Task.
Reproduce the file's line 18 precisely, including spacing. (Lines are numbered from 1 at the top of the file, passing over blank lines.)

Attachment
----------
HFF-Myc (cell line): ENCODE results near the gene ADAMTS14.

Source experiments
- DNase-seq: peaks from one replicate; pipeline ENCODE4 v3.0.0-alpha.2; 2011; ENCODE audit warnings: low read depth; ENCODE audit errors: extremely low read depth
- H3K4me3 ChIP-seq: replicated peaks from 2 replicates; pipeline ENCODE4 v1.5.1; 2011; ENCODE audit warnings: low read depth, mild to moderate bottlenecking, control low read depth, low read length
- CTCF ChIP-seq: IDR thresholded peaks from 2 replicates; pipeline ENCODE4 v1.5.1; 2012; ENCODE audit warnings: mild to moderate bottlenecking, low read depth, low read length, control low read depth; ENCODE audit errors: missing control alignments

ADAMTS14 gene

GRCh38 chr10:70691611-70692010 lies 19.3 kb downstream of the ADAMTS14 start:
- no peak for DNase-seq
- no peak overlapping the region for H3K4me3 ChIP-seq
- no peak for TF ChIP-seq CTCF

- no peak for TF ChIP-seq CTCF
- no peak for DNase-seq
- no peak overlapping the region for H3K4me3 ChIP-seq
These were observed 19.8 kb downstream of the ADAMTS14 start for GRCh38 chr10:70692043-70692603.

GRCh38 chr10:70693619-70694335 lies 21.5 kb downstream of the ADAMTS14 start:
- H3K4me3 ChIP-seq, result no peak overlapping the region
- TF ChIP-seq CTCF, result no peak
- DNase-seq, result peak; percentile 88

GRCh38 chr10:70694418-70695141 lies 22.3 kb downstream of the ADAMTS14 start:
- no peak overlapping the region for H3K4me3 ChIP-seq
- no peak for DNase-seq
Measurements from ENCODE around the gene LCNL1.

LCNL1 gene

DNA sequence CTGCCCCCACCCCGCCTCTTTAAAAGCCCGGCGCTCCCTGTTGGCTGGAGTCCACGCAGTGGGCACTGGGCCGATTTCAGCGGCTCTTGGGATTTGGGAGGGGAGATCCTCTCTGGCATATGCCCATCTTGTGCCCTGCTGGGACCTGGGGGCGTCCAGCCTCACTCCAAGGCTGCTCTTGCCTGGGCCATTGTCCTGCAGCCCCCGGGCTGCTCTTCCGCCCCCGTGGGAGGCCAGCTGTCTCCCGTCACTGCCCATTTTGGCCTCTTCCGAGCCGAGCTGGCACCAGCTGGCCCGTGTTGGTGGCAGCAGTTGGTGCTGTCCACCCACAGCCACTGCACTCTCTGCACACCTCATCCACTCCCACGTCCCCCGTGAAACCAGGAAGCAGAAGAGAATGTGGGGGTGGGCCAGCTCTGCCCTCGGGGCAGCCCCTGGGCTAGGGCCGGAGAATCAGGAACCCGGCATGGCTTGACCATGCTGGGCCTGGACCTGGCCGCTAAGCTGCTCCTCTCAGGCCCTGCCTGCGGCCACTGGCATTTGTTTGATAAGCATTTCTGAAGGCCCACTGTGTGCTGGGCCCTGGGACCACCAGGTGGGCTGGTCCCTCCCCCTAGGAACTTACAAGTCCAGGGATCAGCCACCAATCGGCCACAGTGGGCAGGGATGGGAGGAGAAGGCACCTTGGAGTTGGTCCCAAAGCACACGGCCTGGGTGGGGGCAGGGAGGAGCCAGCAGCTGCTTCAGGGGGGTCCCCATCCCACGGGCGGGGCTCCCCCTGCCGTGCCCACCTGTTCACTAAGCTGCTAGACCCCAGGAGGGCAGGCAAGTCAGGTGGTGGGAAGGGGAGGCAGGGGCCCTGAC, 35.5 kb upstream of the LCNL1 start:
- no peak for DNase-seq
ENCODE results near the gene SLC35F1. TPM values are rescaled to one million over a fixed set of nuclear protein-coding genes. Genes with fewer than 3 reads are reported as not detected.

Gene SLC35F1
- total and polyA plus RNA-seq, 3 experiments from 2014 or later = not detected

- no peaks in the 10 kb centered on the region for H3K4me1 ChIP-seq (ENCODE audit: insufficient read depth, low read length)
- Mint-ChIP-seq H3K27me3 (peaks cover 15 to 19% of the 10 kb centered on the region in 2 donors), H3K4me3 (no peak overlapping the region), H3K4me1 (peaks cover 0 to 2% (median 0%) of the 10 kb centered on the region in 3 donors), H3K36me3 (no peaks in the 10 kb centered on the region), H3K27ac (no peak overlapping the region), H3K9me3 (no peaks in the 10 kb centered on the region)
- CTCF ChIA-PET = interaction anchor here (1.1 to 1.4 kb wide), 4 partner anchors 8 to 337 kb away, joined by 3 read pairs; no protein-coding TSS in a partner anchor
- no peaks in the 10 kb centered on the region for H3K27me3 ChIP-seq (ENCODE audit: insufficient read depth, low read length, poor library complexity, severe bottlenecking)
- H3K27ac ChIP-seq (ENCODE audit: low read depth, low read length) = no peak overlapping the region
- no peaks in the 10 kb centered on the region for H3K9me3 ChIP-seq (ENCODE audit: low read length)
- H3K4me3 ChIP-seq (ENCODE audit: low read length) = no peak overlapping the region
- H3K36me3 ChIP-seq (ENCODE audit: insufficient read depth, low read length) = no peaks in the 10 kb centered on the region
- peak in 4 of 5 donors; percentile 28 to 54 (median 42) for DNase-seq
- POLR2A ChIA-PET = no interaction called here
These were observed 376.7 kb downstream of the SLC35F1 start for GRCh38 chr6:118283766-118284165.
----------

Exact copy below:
- DNase-seq, result peak; percentile 88